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INTERVIEW: How CBA is tackling Uganda’s banking challenges

Samuel Odeke is the Chief Executive Officer of Commercial Bank of Africa (CBA). He spoke to The Independent’s Ian Katusiime about CBA’s plans and other issues in the banking sector.
Samuel Odeke, Chief Executive Officer of Commercial Bank of Africa (CBA). 

Samuel Odeke is the Chief Executive Officer of Commercial Bank of Africa (CBA). He spoke to The Independent’s Ian Katusiime about CBA’s plans and other issues in the banking sector.

What inspires your management philosophy?

I believe management is typically an art not a systematic way of doing things. It is a combination of the goal you want to achieve, how you want to achieve it and the period in which you are supposed to achieve it. Management is shaped by how you manage a team, how you look at resources you need and how you deploy those resources. The supervision of those resources and the leadership also matters.

What are the critical challenges facing the banking industry?

Absence of long term finance is the first one. If you look at agriculture, manufacturing and all those projects that are long term, some of them access funds outside this country through other institutions. Banking penetration is also generally low. There are less than 5 million accounts out of a population of 37 million. Mobile money has penetrated faster than the banking industry because of convenience.

Should government bail-out businesses that are in distress or should the businesses pay for their bad behaviour?

It depends on the businesses that are going to be rescued. How important are the businesses to the community or economy if they went down? What is their impact on the economy? It is not bad for government to do business with companies because at a certain point, the government can exit and recover their money. I think the modalities are the problem; what sectors are involved? What caused the business to struggle is also important. Sometimes it is management style. If it is typical internal issues within the company, then the government should not waste money. If it is the troubling economic situation, then maybe government can come in. We can see this from developed countries where the U.S. government bailed out AIG and other firms during the global financial crisis because they knew that the multiplier effects would lead to the collapse of other sectors.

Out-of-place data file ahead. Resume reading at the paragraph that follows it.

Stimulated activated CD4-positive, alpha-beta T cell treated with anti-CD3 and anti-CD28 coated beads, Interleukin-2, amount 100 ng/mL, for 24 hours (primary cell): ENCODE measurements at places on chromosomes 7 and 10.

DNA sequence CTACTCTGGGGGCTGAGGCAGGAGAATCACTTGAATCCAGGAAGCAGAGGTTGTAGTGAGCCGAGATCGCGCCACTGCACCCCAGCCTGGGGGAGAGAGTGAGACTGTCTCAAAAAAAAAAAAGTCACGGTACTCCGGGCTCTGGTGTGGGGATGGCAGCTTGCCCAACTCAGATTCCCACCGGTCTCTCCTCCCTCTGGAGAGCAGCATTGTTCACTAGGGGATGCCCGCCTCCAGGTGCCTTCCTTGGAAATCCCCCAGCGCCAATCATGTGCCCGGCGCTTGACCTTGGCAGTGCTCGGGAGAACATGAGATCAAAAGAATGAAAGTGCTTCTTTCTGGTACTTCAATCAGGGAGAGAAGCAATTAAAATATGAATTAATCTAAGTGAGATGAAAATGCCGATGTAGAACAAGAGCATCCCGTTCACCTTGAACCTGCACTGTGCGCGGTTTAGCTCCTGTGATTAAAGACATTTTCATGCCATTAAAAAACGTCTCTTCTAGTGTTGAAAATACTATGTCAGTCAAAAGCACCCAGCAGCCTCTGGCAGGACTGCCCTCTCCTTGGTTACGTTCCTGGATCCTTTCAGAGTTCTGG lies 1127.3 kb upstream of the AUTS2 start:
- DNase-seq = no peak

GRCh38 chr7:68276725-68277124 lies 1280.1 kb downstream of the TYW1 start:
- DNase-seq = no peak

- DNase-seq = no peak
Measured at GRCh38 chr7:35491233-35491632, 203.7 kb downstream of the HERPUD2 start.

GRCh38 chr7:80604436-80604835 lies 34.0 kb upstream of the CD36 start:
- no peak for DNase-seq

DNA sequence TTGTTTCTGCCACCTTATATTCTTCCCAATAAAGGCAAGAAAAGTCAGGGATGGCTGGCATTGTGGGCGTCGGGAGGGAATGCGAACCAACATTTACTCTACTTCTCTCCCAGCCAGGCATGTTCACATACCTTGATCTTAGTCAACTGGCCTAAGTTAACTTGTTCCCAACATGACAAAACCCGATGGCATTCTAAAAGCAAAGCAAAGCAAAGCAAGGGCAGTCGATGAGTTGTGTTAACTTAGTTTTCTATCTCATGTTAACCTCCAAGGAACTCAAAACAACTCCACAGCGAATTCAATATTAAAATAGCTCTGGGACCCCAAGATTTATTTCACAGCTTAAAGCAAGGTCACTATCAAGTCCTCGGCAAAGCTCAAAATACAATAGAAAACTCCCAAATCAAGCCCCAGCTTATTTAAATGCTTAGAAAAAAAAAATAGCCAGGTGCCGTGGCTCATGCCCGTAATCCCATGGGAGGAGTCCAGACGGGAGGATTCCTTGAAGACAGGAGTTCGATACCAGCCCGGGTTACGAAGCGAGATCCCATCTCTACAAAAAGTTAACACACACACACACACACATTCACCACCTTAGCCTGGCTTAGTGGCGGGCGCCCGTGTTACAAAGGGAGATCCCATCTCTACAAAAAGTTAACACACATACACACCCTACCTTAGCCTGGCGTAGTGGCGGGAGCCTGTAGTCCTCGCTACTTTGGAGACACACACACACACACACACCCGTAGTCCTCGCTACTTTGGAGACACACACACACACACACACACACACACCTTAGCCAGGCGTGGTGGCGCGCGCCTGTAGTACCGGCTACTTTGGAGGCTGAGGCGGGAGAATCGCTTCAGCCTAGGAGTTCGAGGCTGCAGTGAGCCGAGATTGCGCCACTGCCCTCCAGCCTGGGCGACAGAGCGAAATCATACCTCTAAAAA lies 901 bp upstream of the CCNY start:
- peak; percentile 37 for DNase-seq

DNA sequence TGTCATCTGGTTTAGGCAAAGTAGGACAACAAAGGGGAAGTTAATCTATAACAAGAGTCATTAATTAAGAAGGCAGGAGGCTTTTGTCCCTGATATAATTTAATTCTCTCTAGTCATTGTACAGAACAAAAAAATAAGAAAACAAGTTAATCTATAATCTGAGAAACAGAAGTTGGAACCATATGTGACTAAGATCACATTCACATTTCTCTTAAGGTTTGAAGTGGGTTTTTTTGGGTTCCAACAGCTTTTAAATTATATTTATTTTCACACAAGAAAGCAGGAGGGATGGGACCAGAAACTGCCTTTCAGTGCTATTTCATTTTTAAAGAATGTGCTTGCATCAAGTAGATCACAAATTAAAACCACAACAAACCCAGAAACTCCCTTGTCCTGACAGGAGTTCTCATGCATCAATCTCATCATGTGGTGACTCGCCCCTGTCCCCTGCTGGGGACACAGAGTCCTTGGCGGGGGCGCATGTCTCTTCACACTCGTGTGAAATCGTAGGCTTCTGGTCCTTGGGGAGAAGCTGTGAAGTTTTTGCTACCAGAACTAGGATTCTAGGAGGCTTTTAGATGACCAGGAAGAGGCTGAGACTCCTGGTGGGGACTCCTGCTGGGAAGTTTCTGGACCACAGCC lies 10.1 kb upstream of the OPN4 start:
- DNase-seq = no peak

There is a lot of talk about cutting interest rates and banks are under fire if they don’t. Where does CBA stand on this?

The most important thing is to look at the root cause. Interest rates are high in markets due to supply and demand. There is also government policy and the environment generally. In this market, there is no long term capital. Long term deposits are not there and short term deposits are quite expensive. People want to borrow long term but we don’t have deposits to match. Using short term deposits to finance long term assets is risky because the uncertainty of the future is very high. Also, volatility in inflation is high, the risk tendency of lending is too high, and we don’t have to fall back positions. People do not pay back when they borrow and there is also a lot of diversion of funds borrowed which also creates a higher risk to default. When you combine those issues, you come up with an environment of high uncertainty which leads to high interest rates.

Where do you see CBA in the next five years?

We are looking at growing our customer base. We are exploring how to improve on our service channels to make them digital and we plan to bring more digital products of convenience. We are looking at increasing our presence through agency banking, branches in concentrations of our market segments, and customer service points that include more than normal banking and where we also do sales and respond to our customer needs.

CBA introduced MoKash in partnership with MTN a few months ago. How would you assess its performance?

We launched in August and recent figures show deposits have exceeded Shs2.3 billion and the asset book has also exceeded Shs1.2 billion. That is a typical success. The convenience of this product to our customer segment is one of the key factors for its success.

What other products are you working on for your customers?

One of those is online account opening where we are targeting the youth. You can open an account online by just going to our website. You fill it out yourself. We are also into partnerships. We are partnering with Sendwave, a channel through which the Diaspora send their money back home. We have also recently integrated with URA and NSSF, to enable our customers pay taxes through us and also to enable us collect NSSF contributions on behalf our clients. We are looking at launching an SME product which can be accessed through the mobile telecom platform to benefit our SME customers who do not have access to banks.





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